4. It Changes Your Brain

It’s not just the consequences of sleep deprivation that change the brain when you’re stressed. “For those suffering from constant and on-going stress, long term physical and mental medical complications can occur,” Dr. Ross tells Bustle. Stress over long periods can change the brain, increasing the likelihood of depression, anxiety, and other mental health issues. Research in 2018 found that stressed people showed slight brain shrinkage  compared to relaxed people, and the review in 2017 showed that  stress can physically rewire the brain , causing significant structural changes and alterations in activity.

5. It Changes Your Gut

A woman gets treatment on her stomach. Stress can change the gut microbiome and affect digestion and constipation.

If you feel gurgles in your gut whenever you’re anxious or upset, you’re not alone; the digestive system can be very sensitive to stress and other emotions. Stress can also have a serious effect on your gut health. Research published in  Frontiers in Microbiology  in 2017 found that  stress can damage the microbiome  that helps the gut function, though the effects of stress can differ widely from person to person. Everybody from  indigestion, nausea, and vomiting  to constipation can be traced to stress and its effect on the gut.

6. It Hurts Heart Health

Stress can put a lot of pressure on the heart; when you’re stressed,  your heart pumps harder  to distribute blood to make sure you’re prepared to deal with threats, and that can cause long-term damage over time. “Stress can cause high blood pressure and heartbeat irregularities,” Dr. Ross tells Bustle. Being stressed is a  risk factor for poorer heart health overall,  with stressed people more likely to  show symptoms of cardiovascular disease , heart attacks, and other heart issues over the course of their lifetimes. A study published in  Circulation  in 2019 also found that race  plays a role in the relationship between stress and heart health  in women over the course of their lives.

7. It Can Turn Your Hair White

A woman with white hair at an ATM. Hair color is one potential effect of stress on the body.

Old wives tales (not to mention David Lynch’s Twin Peaks ) often cite people whose hair turned white overnight after a huge scare or shock — and while that might not be common,  research published in  Nature  in 2020  found that there is some evidence that stress can directly cause hair-whitening in mice. According to the study, the body’s fight-or-flight system negatively impacts melanocyte stem cells, which live in hair follicles and color our hair.

Melanocyte stem cells die as we age anyway, causing gradual whitening over time, but the 2020 study found that stress accelerated the process. Stress can potentially change your hair color, but it’s hard to predict  exactly  how.

Busting stress is a good way to reduce its effects on your body and physical health. “Creating daily rituals will help reduce unwanted stress,” Dr. Ross tells Bustle. She suggests trying yoga, meditation, mindfulness, massage, psychotherapy, or a combination of approaches; you’ll probably have your own individual ways of relieving stress, whether it’s doing a few laps in a pool or sitting in the lotus position for an hour. And the results will relieve your body as well as your mind.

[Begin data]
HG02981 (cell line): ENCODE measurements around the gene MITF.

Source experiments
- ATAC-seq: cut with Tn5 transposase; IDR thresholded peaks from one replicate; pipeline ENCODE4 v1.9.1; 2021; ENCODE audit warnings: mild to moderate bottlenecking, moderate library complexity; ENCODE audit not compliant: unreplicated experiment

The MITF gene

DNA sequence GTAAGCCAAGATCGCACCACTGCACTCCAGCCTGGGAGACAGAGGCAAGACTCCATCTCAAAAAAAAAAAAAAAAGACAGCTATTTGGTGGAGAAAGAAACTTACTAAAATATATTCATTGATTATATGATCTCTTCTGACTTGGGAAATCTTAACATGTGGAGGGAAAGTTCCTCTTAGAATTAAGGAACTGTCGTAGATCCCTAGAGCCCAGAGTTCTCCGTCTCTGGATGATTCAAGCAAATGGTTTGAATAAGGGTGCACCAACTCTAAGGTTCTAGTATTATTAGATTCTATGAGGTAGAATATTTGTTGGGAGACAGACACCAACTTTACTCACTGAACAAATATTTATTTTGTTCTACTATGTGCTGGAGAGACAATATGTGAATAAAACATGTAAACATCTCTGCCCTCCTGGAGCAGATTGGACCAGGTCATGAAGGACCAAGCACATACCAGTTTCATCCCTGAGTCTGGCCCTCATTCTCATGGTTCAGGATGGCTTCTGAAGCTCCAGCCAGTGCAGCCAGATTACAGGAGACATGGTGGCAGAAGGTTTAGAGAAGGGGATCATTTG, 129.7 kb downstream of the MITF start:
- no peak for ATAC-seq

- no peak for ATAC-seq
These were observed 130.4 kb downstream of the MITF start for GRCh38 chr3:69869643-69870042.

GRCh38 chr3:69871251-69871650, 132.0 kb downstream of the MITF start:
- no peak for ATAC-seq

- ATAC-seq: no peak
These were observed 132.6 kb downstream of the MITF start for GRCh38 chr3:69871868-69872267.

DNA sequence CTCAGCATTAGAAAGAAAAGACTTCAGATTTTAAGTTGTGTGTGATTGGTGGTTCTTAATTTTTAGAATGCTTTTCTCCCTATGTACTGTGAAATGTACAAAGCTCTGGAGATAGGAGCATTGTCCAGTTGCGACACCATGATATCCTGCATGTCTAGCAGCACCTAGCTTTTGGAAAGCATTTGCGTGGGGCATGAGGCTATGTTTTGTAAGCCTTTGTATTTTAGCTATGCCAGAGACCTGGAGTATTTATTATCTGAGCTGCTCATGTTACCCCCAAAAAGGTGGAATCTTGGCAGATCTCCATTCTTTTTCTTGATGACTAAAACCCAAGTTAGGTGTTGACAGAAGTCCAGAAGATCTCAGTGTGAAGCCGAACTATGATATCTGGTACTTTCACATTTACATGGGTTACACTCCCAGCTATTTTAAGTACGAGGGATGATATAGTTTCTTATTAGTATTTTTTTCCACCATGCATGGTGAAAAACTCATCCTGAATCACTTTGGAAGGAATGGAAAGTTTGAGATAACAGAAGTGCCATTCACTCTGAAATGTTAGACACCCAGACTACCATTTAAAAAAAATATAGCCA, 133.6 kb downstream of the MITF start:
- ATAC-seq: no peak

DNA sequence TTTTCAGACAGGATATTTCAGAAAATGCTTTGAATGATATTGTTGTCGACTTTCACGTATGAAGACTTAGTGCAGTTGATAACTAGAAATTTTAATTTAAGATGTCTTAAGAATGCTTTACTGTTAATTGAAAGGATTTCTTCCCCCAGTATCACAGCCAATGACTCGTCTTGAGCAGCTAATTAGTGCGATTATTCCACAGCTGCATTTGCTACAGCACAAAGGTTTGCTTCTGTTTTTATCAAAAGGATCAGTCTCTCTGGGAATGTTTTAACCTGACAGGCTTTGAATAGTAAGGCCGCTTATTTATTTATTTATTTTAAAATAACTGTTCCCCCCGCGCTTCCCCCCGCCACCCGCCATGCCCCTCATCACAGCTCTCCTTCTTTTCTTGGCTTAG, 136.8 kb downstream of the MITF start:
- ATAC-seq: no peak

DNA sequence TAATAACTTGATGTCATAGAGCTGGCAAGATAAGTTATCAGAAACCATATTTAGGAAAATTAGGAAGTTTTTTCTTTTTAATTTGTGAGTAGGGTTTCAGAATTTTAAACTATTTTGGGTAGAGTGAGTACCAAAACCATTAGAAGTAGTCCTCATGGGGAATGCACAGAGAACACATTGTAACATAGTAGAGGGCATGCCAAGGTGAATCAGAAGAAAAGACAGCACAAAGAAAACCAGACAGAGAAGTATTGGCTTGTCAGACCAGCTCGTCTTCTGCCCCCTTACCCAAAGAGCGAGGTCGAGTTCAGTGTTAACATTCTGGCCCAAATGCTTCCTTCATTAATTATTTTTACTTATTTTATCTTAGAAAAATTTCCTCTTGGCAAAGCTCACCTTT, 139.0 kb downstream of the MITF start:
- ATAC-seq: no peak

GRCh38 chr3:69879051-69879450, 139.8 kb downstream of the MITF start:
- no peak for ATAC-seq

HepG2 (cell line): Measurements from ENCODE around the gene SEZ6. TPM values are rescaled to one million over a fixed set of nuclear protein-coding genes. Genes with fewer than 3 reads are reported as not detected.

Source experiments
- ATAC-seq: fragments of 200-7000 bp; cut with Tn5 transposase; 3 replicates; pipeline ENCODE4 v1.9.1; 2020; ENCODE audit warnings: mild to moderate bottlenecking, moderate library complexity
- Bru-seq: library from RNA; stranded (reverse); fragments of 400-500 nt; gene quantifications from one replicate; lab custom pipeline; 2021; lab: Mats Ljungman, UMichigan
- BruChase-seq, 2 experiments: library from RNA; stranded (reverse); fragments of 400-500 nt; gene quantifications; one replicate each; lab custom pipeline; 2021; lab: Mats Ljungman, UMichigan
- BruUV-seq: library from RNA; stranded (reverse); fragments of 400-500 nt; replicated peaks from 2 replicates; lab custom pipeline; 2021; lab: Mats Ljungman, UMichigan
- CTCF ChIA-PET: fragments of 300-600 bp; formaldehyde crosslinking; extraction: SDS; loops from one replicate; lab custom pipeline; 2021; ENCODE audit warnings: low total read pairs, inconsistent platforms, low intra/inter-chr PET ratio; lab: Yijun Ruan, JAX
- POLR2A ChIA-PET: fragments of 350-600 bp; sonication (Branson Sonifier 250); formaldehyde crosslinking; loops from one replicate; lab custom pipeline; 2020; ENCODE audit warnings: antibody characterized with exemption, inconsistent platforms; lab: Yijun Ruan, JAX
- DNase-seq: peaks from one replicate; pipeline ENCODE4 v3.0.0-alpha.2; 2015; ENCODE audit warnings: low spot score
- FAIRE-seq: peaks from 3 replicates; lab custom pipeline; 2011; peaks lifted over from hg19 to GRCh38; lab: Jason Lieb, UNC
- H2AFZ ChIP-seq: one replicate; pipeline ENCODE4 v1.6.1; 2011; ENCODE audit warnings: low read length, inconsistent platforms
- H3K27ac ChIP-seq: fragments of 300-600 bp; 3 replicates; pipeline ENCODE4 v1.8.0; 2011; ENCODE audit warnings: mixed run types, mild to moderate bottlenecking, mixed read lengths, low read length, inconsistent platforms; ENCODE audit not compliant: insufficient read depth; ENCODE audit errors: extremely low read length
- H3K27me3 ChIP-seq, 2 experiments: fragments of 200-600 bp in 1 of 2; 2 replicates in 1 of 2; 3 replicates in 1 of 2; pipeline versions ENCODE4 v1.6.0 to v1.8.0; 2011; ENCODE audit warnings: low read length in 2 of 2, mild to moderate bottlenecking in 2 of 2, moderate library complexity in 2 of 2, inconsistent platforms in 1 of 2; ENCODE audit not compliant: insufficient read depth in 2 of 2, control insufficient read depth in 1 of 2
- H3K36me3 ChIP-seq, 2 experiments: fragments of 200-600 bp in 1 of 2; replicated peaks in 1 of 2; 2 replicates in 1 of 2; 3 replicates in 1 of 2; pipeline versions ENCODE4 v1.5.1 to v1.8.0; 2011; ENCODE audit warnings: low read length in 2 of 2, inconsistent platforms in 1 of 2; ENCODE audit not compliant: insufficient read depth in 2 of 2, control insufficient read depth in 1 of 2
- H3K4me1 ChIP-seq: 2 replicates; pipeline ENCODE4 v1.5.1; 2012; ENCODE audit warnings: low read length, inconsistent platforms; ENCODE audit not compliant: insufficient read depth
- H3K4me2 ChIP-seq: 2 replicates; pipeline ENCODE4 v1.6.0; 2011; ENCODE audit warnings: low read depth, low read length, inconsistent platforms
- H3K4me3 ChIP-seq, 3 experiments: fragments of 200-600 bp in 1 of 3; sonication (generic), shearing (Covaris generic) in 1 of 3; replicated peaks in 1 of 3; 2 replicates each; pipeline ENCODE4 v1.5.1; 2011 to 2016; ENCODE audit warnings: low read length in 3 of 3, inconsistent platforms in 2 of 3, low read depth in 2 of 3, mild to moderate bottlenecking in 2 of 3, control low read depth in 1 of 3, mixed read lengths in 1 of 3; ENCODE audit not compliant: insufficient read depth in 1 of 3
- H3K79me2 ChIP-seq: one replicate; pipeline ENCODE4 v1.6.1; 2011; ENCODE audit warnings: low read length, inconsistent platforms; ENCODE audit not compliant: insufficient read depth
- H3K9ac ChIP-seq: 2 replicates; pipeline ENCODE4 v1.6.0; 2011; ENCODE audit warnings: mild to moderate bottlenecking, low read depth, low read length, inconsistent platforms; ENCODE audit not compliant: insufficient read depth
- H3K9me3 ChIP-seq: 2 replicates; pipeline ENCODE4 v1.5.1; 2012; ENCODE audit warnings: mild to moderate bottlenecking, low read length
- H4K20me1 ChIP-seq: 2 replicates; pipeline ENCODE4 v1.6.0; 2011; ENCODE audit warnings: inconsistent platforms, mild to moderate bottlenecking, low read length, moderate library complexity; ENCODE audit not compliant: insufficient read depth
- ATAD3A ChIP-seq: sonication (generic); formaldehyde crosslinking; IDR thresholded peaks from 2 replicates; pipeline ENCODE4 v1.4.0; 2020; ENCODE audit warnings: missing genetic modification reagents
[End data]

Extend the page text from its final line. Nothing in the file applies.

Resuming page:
Studies cited:

Frank, M. G., Fonken, L. K., Watkins, L. R., & Maier, S. F. (2019). Microglia: Neuroimmune-sensors of stress.  Seminars in Cell & Developmental Biology ,  94 , 176–185. doi: 10.1016/j.semcdb.2019.01.001

Karl, J. P., Hatch, A. M., Arcidiacono, S. M., Pearce, S. C., Pantoja-Feliciano, I. G., Doherty, L. A., & Soares, J. W. (2018). Effects of Psychological, Environmental and Physical Stressors on the Gut Microbiota.  Frontiers in microbiology ,  9 , 2013. doi:10.3389/fmicb.2018.02013

Martire, V. L., Caruso, D., Palagini, L., Zoccoli, G., & Bastianini, S. (2019). Stress & sleep: A relationship lasting a lifetime.  Neuroscience & Biobehavioral Reviews . doi: 10.1016/j.neubiorev.2019.08.024

Morey, J. N., Boggero, I. A., Scott, A. B., & Segerstrom, S. C. (2015). Current Directions in Stress and Human Immune Function.  Current opinion in psychology ,  5 , 13–17. doi:10.1016/j.copsyc.2015.03.007

Peña, M. S. B., Mbassa, R. S., Slopen, N. B., Williams, D. R., Buring, J. E., & Albert, M. A. (2019). Cumulative Psychosocial Stress and Ideal Cardiovascular Health in Older Women.  Circulation ,  139 (17), 2012–2021. doi: 10.1161/circulationaha.118.033915

Sarkodie, E. K., Zhou, S., Baidoo, S. A., & Chu, W. (2019). Influences of stress hormones on microbial infections.  Microbial Pathogenesis ,  131 , 270–276. doi: 10.1016/j.micpath.2019.04.013

Yaribeygi, H., Panahi, Y., Sahraei, H., Johnston, T. P., & Sahebkar, A. (2017). The impact of stress on body function: A review.  EXCLI journal ,  16 , 1057–1072. doi:10.17179/excli2017-480

Zhang, B., Ma, S., Rachmin, I., He, M., Baral, P., Choi, S., … Hsu, Y.-C. (2020). Hyperactivation of sympathetic nerves drives depletion of melanocyte stem cells.  Nature ,  577 (7792), 676–681. doi: 10.1038/s41586-020-1935-3

Dr. Sherry Ross M.D.

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The impact of stress on students in secondary school and higher education

Young people report high levels of stress

Disclosure statement, additional information, review article.